make sure everything works. Here he describes his activities in September]

Guy Beutelschies -
Week of September 2, 1996
We finished up our tests on the equipment underneath the
thermal enclosure. One of the activities was to install a fresh
silver zinc battery. This was a potentially dangerous operation
because the battery is very powerful. If someone accidentally
touched the pins on the power connector, it would release
enough current to injure or even kill them. This is similar to
touching a live wire in your house without the protection of
fuses or circuit breakers. We also tested the telecommunications
equipment. This is used to receive commands and send down
data from the spacecraft after we launch. A bunch of us went
out on Friday night and ended up at a restaurant that had
Karaoke singing. If you've never heard a bunch of engineers
singing, you're lucky. We went water-skiing the next day.

Week of September 9
The mechanics put the thermal enclosure back on and mounted
the high-gain antenna and the camera on top of it. We then
started our tests to make sure that those devices work as
expected. The high-gain antenna actually moves to point at
Earth. We moved it through its entire range of motion to see if
it would hit any part of the lander. Turned out it did! One of the
engineers did not take into account how far a particular screw
head came out from a nearby bracket. The antenna would have
just grazed the top of the screw, which would have messed up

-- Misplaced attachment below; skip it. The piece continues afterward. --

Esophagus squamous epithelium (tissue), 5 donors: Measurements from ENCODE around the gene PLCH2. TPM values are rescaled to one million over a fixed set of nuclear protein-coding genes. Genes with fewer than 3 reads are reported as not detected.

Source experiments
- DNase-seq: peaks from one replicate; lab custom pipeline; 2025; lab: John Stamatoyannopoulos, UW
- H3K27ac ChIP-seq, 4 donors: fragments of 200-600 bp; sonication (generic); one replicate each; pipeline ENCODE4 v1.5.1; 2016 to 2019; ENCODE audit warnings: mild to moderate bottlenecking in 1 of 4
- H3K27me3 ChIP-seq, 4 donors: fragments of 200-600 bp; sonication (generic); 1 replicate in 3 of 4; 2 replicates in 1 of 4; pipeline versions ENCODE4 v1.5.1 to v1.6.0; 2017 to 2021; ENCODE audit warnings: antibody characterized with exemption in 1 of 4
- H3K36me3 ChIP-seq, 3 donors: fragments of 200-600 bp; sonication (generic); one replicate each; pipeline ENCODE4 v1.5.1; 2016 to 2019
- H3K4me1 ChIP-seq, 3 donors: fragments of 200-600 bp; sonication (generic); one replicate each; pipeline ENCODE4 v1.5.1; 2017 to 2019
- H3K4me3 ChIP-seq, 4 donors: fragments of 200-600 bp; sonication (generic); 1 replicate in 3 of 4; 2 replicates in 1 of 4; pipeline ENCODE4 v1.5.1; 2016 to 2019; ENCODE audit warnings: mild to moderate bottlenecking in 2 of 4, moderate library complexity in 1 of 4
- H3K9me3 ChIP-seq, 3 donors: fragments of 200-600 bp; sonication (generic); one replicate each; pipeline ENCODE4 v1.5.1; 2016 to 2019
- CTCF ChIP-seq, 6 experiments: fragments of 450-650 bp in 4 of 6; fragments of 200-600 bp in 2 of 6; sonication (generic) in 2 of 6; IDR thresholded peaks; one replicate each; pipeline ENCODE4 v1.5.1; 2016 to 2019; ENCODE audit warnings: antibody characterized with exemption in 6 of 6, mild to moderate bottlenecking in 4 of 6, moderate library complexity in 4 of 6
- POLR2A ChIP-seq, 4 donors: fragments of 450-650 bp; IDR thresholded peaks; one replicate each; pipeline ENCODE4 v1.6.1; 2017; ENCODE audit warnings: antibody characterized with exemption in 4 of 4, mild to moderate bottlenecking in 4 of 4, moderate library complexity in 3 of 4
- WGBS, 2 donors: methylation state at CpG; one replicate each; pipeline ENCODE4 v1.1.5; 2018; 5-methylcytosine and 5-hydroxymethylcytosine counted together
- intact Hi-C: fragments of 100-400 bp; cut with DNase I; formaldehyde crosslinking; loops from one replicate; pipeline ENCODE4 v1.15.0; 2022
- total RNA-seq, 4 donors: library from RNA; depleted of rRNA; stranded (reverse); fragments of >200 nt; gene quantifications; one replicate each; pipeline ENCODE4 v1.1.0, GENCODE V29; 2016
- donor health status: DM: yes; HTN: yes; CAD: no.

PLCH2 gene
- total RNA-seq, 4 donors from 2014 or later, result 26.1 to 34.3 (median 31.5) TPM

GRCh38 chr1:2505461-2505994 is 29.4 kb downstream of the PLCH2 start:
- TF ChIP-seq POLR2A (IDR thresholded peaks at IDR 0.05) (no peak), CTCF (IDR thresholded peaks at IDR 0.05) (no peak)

the pointing. We did a quick analysis on the screw and
determined that we could remove a small amount of material
from it without affecting how it holds the bracket in place. So
we got a file and filed down the screw just enough so the
antenna would not hit it.

Another test we did was to make sure that when we pointed the
camera and the antenna, they actually pointed to where we
specified. To do that we sent commands to point them in a
certain direction and then used a set of instruments called
theodolites. These are basically small telescopes that give very
accurate information about where they are pointed. They are
often used by surveyors that you see out on the city streets. We
pointed the theodolites at several points on the lander to
determine a reference coordinate system. We then pointed the
theodolites at several marks on the surface of the antenna,
which told us where the antenna was pointed relative to the rest
of the lander. We will use this information to make sure that the
antenna points at Earth when the lander is sitting on Mars.

We repeated this procedure on the camera so that we know
exactly where the camera is pointing relative to the commands
we gave it. This information will be used to determine where
objects (like rocks) inside an image are located in relation to the
lander. The rover people are very interested in this information
because they plan on using those pictures to tell the rover where
interesting rocks are located and how to get to them.

The mechanics then connected the petals to the lander. That
allowed us to run tests on the equipment located on the petals.
The first test was to shine light on the solar arrays to make sure
that they were hooked up correctly. We made sure that they